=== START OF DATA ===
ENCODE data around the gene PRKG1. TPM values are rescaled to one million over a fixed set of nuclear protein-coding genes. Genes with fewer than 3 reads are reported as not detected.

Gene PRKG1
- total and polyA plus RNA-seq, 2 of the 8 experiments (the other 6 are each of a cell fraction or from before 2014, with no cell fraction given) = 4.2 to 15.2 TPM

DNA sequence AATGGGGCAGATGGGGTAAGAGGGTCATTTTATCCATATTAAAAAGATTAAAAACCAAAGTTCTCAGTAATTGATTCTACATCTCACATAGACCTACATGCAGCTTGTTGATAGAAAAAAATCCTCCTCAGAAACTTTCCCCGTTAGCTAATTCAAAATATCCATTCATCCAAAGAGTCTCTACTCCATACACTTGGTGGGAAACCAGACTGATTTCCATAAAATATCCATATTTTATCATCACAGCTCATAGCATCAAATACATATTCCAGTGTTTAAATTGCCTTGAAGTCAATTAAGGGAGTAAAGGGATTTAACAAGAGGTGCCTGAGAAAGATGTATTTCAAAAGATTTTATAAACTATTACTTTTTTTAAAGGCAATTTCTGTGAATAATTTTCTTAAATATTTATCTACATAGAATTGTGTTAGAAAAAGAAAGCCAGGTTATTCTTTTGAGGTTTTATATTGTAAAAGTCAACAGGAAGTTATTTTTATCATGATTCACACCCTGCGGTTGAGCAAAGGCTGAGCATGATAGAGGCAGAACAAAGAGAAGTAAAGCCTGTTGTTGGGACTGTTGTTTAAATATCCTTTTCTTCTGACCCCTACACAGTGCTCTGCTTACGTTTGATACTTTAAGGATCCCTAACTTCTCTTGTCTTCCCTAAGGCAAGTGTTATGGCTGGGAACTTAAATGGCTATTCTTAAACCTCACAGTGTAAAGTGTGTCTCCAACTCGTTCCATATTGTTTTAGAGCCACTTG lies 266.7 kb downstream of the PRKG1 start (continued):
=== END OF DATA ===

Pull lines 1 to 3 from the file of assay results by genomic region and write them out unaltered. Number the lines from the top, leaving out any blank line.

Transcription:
ENCODE data around the gene PRKG1. TPM values are rescaled to one million over a fixed set of nuclear protein-coding genes. Genes with fewer than 3 reads are reported as not detected.

Gene PRKG1
- total and polyA plus RNA-seq, 2 of the 8 experiments (the other 6 are each of a cell fraction or from before 2014, with no cell fraction given) = 4.2 to 15.2 TPM